RECOMMENDS CHANGES IN FDA
Dear Dr. McClellan:
As you know, the oncology community has an abiding interest in steps that might be taken to improve the process of reviewing new products for the prevention, diagnosis and treatment of cancer. We have had recent discussions with officials of the Food and Drug Administration (FDA) that we believe may serve to advance that interest in a manner that not only enhances the efficiency of FDA but also measurably increases the likelihood that cancer patients can access potentially life-extending therapies at an earlier date.
We have advocated the creation of an "Oncology Center" at FDA, but, following our discussions with Dr. Janet Woodcock and her colleagues from the Center for Drug Evaluation and Research (CDER), we now appreciate that the term "Center" has a special meaning within the FDA structure. Clearly, we do not intend to press changes in that structure that would be disruptive to the agency's overall mission.
However, we do insist that review of products for cancer patients be exclusively in the hands of trained cancer specialists. To that end, we were encouraged to hear that a model for such consolidated review already exists at FDA for review of infectious disease products, which are uniformly reviewed in an "Office" dedicated to that therapeutic area. We would be pleased to see the agency move in that direction for purposes of oncology product review, and, with the announced move of many biologics to CDER from the Center for Biologics Evaluation and Research (CBER), there would appear to be a sufficient critical mass of cancer-related products within CBER to justify a dedicated Office for those products.
We urge that the agency
initiate planning to achieve a smooth transition to an Office specifically
assigned to the review and approval of all regulated products for people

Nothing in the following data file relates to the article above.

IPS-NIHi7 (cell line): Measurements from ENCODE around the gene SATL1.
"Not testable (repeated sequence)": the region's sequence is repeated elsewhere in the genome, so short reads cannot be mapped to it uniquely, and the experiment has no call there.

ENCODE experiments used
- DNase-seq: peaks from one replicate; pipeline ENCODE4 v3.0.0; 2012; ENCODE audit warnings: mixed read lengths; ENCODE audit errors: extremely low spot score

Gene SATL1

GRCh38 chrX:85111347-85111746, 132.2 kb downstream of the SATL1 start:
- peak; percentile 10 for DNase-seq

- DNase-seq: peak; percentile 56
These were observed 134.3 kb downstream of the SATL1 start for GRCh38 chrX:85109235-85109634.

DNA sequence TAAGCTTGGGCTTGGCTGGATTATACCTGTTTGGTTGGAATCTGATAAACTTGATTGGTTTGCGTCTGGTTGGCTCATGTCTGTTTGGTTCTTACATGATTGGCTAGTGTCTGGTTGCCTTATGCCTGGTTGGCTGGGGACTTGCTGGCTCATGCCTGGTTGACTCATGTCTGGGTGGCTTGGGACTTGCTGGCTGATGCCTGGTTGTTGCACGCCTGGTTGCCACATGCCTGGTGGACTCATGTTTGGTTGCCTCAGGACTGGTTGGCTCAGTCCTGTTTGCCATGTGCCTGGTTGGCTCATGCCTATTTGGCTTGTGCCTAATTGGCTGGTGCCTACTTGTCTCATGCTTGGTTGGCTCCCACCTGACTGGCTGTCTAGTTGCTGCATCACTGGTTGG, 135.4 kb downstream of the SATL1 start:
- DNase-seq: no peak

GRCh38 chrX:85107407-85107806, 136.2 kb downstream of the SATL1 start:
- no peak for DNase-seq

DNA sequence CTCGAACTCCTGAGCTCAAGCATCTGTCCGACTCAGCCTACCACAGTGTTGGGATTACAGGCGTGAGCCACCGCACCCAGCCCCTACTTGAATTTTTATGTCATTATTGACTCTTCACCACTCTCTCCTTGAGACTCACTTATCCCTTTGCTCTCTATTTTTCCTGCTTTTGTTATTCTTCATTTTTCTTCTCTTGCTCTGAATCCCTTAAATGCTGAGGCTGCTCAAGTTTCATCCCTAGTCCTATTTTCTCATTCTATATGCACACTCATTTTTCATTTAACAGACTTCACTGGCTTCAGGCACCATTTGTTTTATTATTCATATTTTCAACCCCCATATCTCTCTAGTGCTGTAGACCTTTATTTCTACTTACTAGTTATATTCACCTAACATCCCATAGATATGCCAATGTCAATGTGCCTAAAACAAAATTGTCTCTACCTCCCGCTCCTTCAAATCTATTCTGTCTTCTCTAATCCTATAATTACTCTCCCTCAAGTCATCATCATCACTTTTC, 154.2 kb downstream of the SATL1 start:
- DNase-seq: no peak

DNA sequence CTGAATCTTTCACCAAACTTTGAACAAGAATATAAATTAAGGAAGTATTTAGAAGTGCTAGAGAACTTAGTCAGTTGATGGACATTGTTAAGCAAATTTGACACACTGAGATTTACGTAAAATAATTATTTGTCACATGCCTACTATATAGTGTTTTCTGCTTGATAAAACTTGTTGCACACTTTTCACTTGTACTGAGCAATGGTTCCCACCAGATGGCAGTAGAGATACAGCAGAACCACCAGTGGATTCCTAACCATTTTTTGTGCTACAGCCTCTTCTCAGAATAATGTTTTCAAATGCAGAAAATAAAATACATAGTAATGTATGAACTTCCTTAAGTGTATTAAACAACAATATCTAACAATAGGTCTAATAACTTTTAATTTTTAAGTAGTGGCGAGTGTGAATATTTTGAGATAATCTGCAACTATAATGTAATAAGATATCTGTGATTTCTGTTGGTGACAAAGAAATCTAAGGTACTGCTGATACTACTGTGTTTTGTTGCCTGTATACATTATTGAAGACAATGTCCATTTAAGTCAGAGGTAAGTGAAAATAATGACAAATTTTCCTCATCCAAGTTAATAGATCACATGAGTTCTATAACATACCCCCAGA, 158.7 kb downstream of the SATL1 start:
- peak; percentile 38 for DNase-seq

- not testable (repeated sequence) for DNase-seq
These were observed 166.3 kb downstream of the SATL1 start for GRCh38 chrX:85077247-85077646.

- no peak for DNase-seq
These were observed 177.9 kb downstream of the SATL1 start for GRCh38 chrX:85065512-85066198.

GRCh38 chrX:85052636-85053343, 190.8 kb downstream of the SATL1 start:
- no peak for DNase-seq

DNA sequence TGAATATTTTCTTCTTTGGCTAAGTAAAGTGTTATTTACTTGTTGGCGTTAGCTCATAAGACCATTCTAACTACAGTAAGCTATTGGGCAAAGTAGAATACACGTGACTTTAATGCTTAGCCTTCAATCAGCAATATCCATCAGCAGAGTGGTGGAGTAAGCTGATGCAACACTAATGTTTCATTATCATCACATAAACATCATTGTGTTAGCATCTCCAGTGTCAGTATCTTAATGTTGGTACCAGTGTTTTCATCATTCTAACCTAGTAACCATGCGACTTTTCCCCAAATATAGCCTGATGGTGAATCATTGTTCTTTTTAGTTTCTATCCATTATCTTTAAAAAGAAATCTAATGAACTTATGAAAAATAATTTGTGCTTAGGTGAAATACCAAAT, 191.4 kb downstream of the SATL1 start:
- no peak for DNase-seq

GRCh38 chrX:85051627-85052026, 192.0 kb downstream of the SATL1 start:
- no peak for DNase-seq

with cancer or at risk for cancer and led by trained cancer specialists.
Among those products should be included drugs, biologics and devices (including
diagnostic tests) currently reviewed by divisions other than the CDER
Oncology Products Division if those products are indicated for cancer.
This may eventually involve either coordination or shifting of resources
among parts of FDA that historically have not been under the guidance
Most immediately, we would like to express our view that the transfer of products from CBER to CDER should include cancer vaccine products. We understand and agree that traditional vaccines, designed primarily to prevent bacterial or viral infections, belong in CBER. Cancer vaccines, in contrast, are therapeutic rather than preventative and are designed to treat cancer through manipulation of the immune system. It does not appear that cancer vaccines are the same as traditional vaccines in their biology, their uses or the criteria that should be employed in their review and approval. The manner in which cancer vaccines have been studied by investigators and ultimately by CBER has, from time to time, been a source of concern among both physicians and patient advocates, and we believe that review of these products would benefit from their transfer to a consolidated oncology review authority within CDER. While we appreciate that any transition must be orderly and mindful of resource needs, current planning should envision that cancer vaccines would be part of an oncology Office within CDER.
We are pleased with our discussions with both CDER officials, ranging from CDER Director Woodcock to the current head of CDER's Oncology Products Division Dr. Richard Pazdur, and are confident that this much-needed consolidation of oncology review at FDA will succeed.
Thank you again for your interest in our perspective about the role FDA plays in bringing safe and effective cancer agents and devices to market. We look forward to working with you and your staff to ensure that products for cancer patients and those at risk for cancer are in the hands of trained oncology experts.
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